Is it a bird? A plane? A flying saucer? No, it's retired astronaut Mae Jemison, the first Black woman ever to go to space, preparing for landing right here in Bozeman next week.

She’s scheduled to touch down on campus in the SUB Ballrooms on Monday, Nov. 14, at 7:30 p.m. for a lecture organized by the MSU Leadership Institute.

Jemison is a highly accomplished doctor, engineer and U.S. astronaut from Decatur, Alabama. She trekked to the stars in 1992, when she orbited Earth in the space shuttle Endeavour. The crew spent eight days conducting 44 life science and materials processing experiments. Currently, Jemison runs a technology consulting group, called The Jemison Group, as well as the Dorothy Jemison Foundation, through which Jemison is now leading the 100-year starship project.

The 100-year starship project works to make sure that human travel beyond our solar system, to another star, is possible within the next 100 years.

Two years ago – back down in earth's orbit – coordinators at the institute organized an event with Jemison. But the threat of COVID-19 loomed over campus and forced the institute to reschedule the event.

“This event was actually, originally, supposed to take place in Feb. of last year… but this was one of a couple of events that had to be postponed,” said Lorelei Michael-Owens, a student associate at the Leadership Institute organizing the event. “And I know that it was really hard because trying to make sure those dates still worked for Mae Jemison, and trying to figure out all of these things was really difficult.”

Like many people, the institute and its coordinators were disappointed.

“It's hard to have something that you’re working towards, and then to have that moved on or postponed,” said Michael-Owens.

Thankfully, the Leadership Institute was able to successfully reschedule with Jemison for Nov. 14.

This evening with Jemison is not only a lecture but also an opportunity for the community to have an important conversation about women and women of color in STEM, Michael-Owens said. As a kid, Jemison was inspired by Black actress Nichelle Nichols, who played Lieutenant Uhura in the “Star Trek” television show. From a young age, she was determined to get to space – just like Uhura. Having been represented in the media by someone she could identify with played a critical role in the values and goals which Jemison later adopted.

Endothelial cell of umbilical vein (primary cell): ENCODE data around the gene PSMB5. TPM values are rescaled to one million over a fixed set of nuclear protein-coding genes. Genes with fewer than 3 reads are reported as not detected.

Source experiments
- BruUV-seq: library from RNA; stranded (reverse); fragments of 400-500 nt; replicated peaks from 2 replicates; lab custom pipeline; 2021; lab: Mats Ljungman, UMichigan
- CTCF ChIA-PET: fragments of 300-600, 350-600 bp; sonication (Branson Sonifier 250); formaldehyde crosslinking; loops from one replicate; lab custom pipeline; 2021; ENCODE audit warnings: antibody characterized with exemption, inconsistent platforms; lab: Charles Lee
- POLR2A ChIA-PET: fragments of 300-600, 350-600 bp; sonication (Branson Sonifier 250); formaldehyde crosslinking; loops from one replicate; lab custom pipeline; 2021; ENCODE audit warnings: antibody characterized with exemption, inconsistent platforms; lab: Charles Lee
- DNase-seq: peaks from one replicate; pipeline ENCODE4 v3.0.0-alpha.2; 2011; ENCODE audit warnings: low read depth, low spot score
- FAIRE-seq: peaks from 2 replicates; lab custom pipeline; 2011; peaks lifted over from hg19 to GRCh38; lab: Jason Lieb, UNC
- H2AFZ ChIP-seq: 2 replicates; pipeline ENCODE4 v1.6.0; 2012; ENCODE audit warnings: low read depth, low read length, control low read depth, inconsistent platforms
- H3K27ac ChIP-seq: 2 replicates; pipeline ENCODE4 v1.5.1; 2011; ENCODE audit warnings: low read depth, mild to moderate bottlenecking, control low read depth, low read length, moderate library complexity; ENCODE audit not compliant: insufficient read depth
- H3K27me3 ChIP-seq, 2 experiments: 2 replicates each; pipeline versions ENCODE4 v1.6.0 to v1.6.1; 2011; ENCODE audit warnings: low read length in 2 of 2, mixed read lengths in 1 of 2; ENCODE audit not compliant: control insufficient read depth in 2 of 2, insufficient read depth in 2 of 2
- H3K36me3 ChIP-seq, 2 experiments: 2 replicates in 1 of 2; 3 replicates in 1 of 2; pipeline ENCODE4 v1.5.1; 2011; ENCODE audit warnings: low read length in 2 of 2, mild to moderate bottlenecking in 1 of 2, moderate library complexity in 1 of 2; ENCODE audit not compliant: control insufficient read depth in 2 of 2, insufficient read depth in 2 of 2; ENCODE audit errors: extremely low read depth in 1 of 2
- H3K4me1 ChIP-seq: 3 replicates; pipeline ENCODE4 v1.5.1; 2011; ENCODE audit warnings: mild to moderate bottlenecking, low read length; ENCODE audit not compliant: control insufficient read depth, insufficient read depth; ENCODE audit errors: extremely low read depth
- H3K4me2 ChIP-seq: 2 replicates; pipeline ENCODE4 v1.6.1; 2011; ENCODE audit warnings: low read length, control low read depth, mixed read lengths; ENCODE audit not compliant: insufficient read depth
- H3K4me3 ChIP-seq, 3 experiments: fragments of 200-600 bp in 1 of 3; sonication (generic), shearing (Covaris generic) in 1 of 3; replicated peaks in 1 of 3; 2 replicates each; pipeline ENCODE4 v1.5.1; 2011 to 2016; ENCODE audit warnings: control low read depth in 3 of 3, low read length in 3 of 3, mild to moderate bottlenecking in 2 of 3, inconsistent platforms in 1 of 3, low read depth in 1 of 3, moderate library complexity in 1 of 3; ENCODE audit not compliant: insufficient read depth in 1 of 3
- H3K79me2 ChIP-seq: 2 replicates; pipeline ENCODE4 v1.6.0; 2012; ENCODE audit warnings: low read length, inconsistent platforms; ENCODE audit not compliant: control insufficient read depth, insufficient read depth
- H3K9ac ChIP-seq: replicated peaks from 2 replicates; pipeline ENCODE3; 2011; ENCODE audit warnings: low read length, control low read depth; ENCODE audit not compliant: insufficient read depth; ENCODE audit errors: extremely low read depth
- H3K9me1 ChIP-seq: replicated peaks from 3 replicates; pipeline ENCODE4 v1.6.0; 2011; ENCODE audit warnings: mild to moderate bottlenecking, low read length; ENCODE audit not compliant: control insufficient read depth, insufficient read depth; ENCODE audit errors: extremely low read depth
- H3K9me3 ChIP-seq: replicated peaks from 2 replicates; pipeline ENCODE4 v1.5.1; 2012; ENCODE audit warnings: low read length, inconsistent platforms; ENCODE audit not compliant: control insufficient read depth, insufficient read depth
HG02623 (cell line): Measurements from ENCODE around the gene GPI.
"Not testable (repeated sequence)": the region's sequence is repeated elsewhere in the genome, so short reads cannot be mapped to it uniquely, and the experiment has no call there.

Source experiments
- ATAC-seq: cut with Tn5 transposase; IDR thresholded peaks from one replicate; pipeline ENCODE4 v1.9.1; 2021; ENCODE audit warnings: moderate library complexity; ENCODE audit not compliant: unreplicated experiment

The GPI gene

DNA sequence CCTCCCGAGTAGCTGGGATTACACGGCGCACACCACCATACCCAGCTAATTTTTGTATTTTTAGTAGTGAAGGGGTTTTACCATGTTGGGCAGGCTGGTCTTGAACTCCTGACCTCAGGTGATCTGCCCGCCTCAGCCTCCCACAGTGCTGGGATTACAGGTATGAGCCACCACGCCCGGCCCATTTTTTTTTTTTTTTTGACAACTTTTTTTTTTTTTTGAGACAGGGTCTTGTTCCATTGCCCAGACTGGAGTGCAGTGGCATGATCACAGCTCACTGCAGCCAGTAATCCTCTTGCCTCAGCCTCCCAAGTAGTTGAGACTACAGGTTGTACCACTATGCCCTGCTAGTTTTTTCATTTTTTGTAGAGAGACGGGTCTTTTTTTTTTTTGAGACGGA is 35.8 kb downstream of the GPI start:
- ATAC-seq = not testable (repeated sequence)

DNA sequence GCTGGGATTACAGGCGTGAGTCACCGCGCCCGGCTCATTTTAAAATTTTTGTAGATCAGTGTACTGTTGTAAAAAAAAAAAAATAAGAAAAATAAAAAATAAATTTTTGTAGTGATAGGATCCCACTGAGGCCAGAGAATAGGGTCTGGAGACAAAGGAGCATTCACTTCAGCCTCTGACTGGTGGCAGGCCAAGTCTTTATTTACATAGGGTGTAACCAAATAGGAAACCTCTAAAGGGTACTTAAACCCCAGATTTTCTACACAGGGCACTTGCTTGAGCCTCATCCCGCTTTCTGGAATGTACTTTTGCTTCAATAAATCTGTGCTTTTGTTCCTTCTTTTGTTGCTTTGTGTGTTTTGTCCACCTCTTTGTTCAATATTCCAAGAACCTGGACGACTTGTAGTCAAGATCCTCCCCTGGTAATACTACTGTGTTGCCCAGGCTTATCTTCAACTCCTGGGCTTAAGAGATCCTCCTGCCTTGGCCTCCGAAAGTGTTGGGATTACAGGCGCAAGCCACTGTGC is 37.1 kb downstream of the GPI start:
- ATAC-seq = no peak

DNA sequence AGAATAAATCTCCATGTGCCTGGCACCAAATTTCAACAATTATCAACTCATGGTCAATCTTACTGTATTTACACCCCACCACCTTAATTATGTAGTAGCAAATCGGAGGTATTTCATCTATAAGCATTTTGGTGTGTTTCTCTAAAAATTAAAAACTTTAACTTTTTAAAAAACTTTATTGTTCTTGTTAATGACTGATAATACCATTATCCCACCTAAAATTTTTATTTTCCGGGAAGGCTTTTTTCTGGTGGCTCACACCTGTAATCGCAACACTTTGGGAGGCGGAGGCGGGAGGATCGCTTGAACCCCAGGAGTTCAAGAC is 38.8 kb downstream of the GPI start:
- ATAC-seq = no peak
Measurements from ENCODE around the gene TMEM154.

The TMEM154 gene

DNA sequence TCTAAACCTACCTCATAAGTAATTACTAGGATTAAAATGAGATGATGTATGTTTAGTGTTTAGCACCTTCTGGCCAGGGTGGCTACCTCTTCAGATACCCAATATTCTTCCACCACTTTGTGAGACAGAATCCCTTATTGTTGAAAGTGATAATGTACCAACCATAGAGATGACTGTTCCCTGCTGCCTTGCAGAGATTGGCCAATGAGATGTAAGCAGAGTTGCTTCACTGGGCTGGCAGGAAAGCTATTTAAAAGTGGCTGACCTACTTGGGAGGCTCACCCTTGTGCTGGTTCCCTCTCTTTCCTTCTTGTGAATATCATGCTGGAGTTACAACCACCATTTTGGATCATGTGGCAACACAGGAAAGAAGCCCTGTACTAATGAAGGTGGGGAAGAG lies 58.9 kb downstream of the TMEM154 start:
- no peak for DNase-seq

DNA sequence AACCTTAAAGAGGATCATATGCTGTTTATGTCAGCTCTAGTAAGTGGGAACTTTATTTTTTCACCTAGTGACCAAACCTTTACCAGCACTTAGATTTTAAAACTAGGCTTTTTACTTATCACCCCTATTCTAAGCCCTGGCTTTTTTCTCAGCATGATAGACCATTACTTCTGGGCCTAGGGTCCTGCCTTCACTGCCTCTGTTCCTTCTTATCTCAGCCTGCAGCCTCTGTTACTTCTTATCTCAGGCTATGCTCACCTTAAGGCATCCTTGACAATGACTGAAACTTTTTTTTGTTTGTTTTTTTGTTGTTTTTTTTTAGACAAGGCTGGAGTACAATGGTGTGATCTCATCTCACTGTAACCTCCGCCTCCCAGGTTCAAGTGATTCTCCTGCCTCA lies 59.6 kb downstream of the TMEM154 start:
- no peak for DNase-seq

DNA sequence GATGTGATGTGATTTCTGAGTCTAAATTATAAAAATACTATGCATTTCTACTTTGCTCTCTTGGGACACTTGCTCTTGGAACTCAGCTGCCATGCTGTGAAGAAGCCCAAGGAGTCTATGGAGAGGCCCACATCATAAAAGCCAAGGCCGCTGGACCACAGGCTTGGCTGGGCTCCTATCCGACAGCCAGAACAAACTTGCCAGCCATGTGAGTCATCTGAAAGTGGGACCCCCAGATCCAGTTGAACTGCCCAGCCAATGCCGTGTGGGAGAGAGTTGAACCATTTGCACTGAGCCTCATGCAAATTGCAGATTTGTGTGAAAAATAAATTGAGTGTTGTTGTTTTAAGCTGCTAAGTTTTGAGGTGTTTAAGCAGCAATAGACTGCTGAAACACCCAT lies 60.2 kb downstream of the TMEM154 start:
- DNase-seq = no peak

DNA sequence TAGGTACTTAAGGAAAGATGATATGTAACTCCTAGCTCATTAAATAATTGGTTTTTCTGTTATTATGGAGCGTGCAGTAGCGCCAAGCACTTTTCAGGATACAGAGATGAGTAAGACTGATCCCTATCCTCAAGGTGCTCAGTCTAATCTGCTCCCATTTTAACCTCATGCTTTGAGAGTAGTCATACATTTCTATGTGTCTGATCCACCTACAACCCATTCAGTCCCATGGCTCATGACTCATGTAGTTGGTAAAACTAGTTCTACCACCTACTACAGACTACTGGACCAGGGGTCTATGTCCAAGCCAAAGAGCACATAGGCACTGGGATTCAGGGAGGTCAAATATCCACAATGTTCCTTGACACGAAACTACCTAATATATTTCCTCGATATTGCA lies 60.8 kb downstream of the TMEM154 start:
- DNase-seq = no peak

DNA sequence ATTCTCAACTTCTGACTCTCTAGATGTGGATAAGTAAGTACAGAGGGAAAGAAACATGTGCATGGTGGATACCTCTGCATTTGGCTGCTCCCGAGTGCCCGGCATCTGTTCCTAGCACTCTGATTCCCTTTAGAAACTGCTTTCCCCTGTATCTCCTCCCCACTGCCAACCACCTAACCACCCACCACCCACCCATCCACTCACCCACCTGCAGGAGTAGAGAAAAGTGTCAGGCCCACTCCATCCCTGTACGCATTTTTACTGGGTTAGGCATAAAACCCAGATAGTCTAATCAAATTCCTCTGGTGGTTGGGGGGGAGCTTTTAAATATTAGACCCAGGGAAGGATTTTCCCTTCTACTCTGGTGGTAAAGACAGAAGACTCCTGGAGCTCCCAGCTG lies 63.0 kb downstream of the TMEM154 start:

“I think that there's a really interesting, really important conversation that she's been bringing up for a long time. About women, and specifically women of color, in STEM,” Michael-Owens said. “And I think that since this university is so STEM-focused, having that conversation about what it means to be a woman in STEM, and how it feels…is super valuable and super inspirational.”

Bringing a prominent name in the STEM field to campus may offer inspiration to MSU’s community of women engineers, scientists and doctors alike.

“My goal is that we have more things like this in the future. That this sets a tone for the kind of conversations that we're having at MSU on that big, public stage,” Michael-Owens said.

Tickets for “An Evening With Mae Jemison: First African American Woman in Space” are available for purchase at for $15 to the general public and $8 for students.